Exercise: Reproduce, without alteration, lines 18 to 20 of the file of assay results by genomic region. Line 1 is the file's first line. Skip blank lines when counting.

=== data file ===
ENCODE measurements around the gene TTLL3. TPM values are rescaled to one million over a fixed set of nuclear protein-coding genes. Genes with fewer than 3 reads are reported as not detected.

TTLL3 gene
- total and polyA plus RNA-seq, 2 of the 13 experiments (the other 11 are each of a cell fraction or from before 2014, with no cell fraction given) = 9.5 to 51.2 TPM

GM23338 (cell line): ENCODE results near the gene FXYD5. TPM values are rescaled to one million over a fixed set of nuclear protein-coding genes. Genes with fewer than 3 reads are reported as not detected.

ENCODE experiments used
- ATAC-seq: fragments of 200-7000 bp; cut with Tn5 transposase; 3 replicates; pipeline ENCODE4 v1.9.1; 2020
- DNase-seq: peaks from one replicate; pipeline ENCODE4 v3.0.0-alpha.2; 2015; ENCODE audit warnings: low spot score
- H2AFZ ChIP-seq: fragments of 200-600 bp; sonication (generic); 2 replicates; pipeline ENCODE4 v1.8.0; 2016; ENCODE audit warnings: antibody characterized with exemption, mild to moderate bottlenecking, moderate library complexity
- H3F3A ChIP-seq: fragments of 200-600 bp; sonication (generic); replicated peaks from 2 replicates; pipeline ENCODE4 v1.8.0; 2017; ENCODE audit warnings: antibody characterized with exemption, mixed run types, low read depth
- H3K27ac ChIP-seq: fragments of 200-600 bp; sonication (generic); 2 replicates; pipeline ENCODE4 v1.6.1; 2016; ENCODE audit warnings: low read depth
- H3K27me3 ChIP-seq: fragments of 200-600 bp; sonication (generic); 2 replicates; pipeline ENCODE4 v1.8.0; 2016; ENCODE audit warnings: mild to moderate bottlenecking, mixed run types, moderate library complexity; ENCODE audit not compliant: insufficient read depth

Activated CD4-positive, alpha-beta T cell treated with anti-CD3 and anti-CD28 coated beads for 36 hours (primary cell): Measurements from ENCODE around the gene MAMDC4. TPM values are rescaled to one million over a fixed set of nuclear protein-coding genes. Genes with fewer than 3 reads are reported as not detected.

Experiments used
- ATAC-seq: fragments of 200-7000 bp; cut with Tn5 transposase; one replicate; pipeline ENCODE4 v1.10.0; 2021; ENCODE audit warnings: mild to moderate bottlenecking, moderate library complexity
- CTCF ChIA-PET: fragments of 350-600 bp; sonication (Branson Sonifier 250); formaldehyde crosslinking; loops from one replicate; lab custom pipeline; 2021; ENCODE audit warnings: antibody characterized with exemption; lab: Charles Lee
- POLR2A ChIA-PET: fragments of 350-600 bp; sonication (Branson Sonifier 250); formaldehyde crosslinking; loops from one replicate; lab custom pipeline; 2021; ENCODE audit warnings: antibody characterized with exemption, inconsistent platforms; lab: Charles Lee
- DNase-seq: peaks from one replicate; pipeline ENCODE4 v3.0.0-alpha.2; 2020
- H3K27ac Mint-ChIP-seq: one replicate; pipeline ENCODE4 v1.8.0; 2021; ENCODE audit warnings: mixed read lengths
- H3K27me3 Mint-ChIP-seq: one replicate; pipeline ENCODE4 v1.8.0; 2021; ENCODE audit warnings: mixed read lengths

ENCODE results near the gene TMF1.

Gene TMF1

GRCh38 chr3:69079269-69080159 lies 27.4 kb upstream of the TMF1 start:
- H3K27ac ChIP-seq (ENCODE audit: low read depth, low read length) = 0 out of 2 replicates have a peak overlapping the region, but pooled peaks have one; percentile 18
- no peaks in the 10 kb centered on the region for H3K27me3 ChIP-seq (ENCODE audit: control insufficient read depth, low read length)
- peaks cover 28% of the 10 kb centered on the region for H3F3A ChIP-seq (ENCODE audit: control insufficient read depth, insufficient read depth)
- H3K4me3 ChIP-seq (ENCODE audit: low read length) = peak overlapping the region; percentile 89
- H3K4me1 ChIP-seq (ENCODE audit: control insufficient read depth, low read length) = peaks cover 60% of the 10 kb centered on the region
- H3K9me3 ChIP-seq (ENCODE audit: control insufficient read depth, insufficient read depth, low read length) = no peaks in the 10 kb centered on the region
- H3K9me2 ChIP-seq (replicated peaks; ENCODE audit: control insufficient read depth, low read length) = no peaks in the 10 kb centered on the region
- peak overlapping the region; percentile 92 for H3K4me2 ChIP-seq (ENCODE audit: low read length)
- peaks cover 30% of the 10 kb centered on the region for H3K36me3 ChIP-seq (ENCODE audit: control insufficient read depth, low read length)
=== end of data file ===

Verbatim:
- H3K27ac Mint-ChIP-seq: one replicate; pipeline ENCODE4 v1.8.0; 2021; ENCODE audit warnings: mixed read lengths
- H3K27me3 Mint-ChIP-seq: one replicate; pipeline ENCODE4 v1.8.0; 2021; ENCODE audit warnings: mixed read lengths

ENCODE results near the gene TMF1.